Maj. Gen. Augustus Collins took a page out of classical mythology Tuesday to convey the significance of Black History Month. To move forward, said the adjutant general of Mississippi, we need to be a little like that strange two-headed god Janus, who had one face to the future and the other looking to the past. "To be successful and to flourish in this country, we have to understand the things that have gone on," Collins told students at the Jones County Junior College Fine Arts Auditorium. "And then use them and make plans for the future in order to be successful." JCJC's Office of Student Affairs hosted the event.
 
Civil rights icon speaks at Mississippi Gulf Coast Community College
More than 50 years ago, James Meredith -- flanked by thousands of troops and law enforcement officials -- made his way through violent mobs and deadly riots to become the first black man to enroll at a Mississippi university. Tuesday, the 80-year-old man stood before a crowd at Mississippi Gulf Coast Community College and told them that his work with public education isn't finished just yet. Meredith, who enrolled at the University of Mississippi in October 1962, spoke to students, faculty, staff and visitors in the Fine Arts auditorium on the Jackson County Campus of MGCCC Tuesday morning for a Black History Month event.
 
Stay indoors, U. of Georgia warns students
The University of Georgia's Office of Emergency Preparedness sent out advice to students Tuesday in advance of Wednesday's expected dangerous ice storm, which could bring widespread power outages. First of all, stay indoors, UGA officials advised. Many of UGA's young students have never experienced anything like this expected storm, said UGA spokesman Tom Jackson. UGA officials have an emergency generator stationed near Bolton Hall, so the dining hall will be able to continue serving meals in case the power goes down, he said.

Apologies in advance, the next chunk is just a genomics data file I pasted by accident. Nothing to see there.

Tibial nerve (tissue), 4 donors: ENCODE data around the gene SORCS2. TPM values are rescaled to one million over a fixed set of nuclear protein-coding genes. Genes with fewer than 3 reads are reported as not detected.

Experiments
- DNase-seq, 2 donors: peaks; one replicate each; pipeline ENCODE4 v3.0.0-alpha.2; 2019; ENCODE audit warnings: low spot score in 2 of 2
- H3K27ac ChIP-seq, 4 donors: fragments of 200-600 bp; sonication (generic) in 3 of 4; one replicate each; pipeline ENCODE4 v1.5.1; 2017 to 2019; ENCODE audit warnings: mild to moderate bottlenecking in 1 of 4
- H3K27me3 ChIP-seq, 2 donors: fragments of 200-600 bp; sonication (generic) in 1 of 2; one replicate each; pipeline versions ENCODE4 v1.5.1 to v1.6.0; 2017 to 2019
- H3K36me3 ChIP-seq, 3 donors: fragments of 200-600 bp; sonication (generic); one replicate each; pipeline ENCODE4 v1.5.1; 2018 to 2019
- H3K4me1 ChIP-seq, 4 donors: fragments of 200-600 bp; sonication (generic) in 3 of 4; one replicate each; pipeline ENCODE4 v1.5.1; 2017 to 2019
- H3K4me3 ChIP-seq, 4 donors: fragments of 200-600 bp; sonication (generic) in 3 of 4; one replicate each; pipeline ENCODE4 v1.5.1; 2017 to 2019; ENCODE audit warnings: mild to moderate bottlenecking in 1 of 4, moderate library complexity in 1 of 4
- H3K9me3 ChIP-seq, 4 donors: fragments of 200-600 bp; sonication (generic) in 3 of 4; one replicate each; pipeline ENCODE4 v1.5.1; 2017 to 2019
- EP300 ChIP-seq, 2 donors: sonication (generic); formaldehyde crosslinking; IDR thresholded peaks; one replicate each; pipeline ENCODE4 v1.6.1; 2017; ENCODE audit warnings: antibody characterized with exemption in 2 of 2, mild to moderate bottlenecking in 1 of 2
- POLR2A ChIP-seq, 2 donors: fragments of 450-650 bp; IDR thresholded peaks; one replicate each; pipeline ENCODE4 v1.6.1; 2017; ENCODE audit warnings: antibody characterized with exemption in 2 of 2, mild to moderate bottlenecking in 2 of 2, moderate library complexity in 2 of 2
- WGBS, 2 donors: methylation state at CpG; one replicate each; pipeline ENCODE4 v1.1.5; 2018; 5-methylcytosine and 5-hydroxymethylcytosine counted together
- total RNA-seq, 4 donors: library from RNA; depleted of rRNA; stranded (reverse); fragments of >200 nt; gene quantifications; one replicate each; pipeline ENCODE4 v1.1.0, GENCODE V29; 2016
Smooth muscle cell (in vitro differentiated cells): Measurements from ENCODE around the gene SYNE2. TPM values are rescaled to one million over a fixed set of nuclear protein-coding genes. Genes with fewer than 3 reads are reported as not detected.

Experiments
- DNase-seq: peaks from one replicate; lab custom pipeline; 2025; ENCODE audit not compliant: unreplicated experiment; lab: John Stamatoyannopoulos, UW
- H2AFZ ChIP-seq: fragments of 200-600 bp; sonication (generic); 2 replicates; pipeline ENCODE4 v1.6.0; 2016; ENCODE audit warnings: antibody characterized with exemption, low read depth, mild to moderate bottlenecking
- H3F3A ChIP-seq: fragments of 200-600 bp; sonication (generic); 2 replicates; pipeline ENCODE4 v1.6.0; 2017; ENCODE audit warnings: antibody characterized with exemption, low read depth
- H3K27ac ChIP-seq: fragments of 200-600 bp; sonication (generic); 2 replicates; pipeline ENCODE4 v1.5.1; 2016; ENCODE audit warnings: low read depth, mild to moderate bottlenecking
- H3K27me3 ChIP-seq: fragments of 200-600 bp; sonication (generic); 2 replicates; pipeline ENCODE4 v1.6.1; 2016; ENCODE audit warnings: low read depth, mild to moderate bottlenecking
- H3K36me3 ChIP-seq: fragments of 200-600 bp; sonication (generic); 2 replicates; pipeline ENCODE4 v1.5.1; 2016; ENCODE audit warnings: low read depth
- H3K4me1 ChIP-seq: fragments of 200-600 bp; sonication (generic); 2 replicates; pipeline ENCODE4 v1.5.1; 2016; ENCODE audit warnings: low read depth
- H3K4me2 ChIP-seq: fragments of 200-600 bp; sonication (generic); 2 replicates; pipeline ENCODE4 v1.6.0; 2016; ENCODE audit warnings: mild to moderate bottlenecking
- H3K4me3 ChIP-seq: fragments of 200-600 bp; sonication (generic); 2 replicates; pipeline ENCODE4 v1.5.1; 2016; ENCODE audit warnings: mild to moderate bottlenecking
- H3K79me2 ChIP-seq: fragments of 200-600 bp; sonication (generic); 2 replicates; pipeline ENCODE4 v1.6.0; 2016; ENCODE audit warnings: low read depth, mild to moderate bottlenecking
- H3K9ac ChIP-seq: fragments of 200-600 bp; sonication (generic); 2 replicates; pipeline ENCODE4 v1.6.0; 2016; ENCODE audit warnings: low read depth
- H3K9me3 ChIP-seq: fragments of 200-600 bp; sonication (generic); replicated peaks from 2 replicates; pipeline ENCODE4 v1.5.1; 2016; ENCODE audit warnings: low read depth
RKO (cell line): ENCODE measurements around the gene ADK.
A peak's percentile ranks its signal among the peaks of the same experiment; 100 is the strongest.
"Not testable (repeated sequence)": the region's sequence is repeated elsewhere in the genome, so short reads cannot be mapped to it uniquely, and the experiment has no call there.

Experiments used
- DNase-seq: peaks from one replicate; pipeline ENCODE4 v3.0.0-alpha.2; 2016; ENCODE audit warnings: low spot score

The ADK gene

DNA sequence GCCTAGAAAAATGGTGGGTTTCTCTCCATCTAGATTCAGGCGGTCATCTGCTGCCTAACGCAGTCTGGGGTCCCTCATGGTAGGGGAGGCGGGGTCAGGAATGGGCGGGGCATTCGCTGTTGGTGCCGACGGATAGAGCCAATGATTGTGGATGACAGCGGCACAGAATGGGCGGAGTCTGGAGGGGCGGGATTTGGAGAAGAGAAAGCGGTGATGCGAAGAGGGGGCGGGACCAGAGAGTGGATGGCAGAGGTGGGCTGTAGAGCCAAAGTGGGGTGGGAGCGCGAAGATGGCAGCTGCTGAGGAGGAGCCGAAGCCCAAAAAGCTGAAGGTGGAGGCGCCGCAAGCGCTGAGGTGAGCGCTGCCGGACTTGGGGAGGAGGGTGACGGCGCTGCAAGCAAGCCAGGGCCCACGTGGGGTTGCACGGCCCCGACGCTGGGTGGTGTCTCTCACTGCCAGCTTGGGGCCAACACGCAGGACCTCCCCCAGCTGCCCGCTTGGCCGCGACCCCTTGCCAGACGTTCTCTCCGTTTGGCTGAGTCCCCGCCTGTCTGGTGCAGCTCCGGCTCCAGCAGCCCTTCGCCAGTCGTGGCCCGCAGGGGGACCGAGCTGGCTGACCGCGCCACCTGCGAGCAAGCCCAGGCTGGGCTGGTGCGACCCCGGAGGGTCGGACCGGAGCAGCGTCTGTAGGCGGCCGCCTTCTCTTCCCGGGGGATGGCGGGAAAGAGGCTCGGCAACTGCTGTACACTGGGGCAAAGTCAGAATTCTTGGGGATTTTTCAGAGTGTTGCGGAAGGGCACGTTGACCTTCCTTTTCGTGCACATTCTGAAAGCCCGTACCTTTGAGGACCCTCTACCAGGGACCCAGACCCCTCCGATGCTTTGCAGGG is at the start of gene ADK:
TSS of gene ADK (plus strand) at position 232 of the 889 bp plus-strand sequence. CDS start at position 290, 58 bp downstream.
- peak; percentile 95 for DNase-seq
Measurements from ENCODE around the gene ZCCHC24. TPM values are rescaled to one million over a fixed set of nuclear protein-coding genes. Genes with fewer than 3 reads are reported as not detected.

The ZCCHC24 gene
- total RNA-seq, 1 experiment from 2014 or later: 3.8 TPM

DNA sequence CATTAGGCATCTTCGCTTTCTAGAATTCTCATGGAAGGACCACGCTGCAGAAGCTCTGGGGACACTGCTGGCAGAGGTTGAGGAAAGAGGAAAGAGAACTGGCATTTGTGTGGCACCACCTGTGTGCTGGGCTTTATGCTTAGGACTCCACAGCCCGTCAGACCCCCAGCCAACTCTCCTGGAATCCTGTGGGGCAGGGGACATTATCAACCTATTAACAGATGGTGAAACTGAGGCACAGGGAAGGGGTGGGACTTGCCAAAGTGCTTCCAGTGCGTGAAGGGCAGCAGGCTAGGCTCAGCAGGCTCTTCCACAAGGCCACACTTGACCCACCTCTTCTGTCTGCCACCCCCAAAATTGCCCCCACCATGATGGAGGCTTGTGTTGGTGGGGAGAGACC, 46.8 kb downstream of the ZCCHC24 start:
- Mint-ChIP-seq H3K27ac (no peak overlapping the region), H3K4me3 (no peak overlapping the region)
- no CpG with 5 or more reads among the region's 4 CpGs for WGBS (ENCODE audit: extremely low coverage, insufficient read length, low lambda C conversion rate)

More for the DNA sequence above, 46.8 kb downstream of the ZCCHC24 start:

LSU names veterinary dean
Dr. Joel Baines has been appointed dean of the School of Veterinary Medicine at LSU. LSU stated in a news release that Baines will start work Sept. 1. He has been an associate dean for research and graduate education and the James Law Professor of Virology at the Cornell University College of Veterinary Medicine. He received a bachelor's degree in microbiology from Kansas State University in 1979 and a veterinarian medicine doctorate from the University of Pennsylvania in 1983. He then went on and received a doctorate from Cornell in 1988, studying the molecular virology of feline coronaviruses.
 
Condoleezza Rice to Speak at U. of Arkansas on March 5